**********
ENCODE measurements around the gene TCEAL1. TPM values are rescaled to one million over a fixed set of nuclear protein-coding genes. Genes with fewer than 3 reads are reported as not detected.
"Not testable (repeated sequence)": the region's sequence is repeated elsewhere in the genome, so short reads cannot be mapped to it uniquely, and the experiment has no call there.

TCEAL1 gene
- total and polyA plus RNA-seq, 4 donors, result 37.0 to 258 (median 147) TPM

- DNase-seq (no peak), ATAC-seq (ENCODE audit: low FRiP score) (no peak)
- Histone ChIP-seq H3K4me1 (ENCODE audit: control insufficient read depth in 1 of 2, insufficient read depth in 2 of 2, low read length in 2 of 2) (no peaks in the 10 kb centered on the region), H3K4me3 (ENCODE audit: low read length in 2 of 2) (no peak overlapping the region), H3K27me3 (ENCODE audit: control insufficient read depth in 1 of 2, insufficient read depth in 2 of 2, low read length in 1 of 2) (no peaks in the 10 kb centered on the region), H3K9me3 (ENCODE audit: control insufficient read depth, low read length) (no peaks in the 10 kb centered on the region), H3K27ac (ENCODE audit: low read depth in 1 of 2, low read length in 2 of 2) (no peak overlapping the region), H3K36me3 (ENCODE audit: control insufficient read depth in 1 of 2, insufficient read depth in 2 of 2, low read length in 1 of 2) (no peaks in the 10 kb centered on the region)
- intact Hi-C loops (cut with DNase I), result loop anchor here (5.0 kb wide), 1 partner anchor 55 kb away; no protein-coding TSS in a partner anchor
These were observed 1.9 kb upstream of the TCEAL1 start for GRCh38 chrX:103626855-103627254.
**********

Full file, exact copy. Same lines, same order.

ENCODE measurements around the gene TCEAL1. TPM values are rescaled to one million over a fixed set of nuclear protein-coding genes. Genes with fewer than 3 reads are reported as not detected.
"Not testable (repeated sequence)": the region's sequence is repeated elsewhere in the genome, so short reads cannot be mapped to it uniquely, and the experiment has no call there.

TCEAL1 gene
- total and polyA plus RNA-seq, 4 donors, result 37.0 to 258 (median 147) TPM

- DNase-seq (no peak), ATAC-seq (ENCODE audit: low FRiP score) (no peak)
- Histone ChIP-seq H3K4me1 (ENCODE audit: control insufficient read depth in 1 of 2, insufficient read depth in 2 of 2, low read length in 2 of 2) (no peaks in the 10 kb centered on the region), H3K4me3 (ENCODE audit: low read length in 2 of 2) (no peak overlapping the region), H3K27me3 (ENCODE audit: control insufficient read depth in 1 of 2, insufficient read depth in 2 of 2, low read length in 1 of 2) (no peaks in the 10 kb centered on the region), H3K9me3 (ENCODE audit: control insufficient read depth, low read length) (no peaks in the 10 kb centered on the region), H3K27ac (ENCODE audit: low read depth in 1 of 2, low read length in 2 of 2) (no peak overlapping the region), H3K36me3 (ENCODE audit: control insufficient read depth in 1 of 2, insufficient read depth in 2 of 2, low read length in 1 of 2) (no peaks in the 10 kb centered on the region)
- intact Hi-C loops (cut with DNase I), result loop anchor here (5.0 kb wide), 1 partner anchor 55 kb away; no protein-coding TSS in a partner anchor
These were observed 1.9 kb upstream of the TCEAL1 start for GRCh38 chrX:103626855-103627254.